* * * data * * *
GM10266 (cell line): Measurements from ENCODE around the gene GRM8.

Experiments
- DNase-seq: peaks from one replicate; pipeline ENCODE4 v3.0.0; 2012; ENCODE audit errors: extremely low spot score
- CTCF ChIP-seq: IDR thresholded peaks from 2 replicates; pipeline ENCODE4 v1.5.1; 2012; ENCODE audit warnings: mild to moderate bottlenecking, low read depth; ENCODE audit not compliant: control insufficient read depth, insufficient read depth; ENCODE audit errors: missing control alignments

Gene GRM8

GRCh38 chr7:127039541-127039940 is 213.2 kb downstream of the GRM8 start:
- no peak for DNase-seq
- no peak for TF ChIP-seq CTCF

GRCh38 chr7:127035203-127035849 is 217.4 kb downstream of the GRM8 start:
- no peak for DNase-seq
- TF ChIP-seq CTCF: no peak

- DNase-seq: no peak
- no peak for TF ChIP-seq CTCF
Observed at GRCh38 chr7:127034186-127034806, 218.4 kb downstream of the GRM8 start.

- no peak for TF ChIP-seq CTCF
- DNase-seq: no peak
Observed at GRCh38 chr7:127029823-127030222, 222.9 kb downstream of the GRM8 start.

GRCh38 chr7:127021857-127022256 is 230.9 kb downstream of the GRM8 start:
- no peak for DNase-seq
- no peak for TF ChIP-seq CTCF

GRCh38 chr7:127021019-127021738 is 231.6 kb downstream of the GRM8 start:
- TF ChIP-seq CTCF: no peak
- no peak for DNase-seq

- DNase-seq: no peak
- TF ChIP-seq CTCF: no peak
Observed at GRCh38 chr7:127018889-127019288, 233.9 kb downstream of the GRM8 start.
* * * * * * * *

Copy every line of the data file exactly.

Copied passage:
GM10266 (cell line): Measurements from ENCODE around the gene GRM8.

Experiments
- DNase-seq: peaks from one replicate; pipeline ENCODE4 v3.0.0; 2012; ENCODE audit errors: extremely low spot score
- CTCF ChIP-seq: IDR thresholded peaks from 2 replicates; pipeline ENCODE4 v1.5.1; 2012; ENCODE audit warnings: mild to moderate bottlenecking, low read depth; ENCODE audit not compliant: control insufficient read depth, insufficient read depth; ENCODE audit errors: missing control alignments

Gene GRM8

GRCh38 chr7:127039541-127039940 is 213.2 kb downstream of the GRM8 start:
- no peak for DNase-seq
- no peak for TF ChIP-seq CTCF

GRCh38 chr7:127035203-127035849 is 217.4 kb downstream of the GRM8 start:
- no peak for DNase-seq
- TF ChIP-seq CTCF: no peak

- DNase-seq: no peak
- no peak for TF ChIP-seq CTCF
Observed at GRCh38 chr7:127034186-127034806, 218.4 kb downstream of the GRM8 start.

- no peak for TF ChIP-seq CTCF
- DNase-seq: no peak
Observed at GRCh38 chr7:127029823-127030222, 222.9 kb downstream of the GRM8 start.

GRCh38 chr7:127021857-127022256 is 230.9 kb downstream of the GRM8 start:
- no peak for DNase-seq
- no peak for TF ChIP-seq CTCF

GRCh38 chr7:127021019-127021738 is 231.6 kb downstream of the GRM8 start:
- TF ChIP-seq CTCF: no peak
- no peak for DNase-seq

- DNase-seq: no peak
- TF ChIP-seq CTCF: no peak
Observed at GRCh38 chr7:127018889-127019288, 233.9 kb downstream of the GRM8 start.